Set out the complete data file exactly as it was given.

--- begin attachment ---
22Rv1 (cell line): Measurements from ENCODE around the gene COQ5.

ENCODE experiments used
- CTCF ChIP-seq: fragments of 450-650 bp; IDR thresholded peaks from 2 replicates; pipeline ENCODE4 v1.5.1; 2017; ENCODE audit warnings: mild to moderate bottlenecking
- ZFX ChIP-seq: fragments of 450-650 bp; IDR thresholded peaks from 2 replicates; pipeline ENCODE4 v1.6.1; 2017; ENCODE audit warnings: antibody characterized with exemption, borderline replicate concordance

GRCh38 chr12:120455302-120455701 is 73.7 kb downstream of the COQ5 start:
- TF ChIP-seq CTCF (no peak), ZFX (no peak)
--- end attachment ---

22Rv1 (cell line): Measurements from ENCODE around the gene COQ5.

ENCODE experiments used
- CTCF ChIP-seq: fragments of 450-650 bp; IDR thresholded peaks from 2 replicates; pipeline ENCODE4 v1.5.1; 2017; ENCODE audit warnings: mild to moderate bottlenecking
- ZFX ChIP-seq: fragments of 450-650 bp; IDR thresholded peaks from 2 replicates; pipeline ENCODE4 v1.6.1; 2017; ENCODE audit warnings: antibody characterized with exemption, borderline replicate concordance

GRCh38 chr12:120455302-120455701 is 73.7 kb downstream of the COQ5 start:
- TF ChIP-seq CTCF (no peak), ZFX (no peak)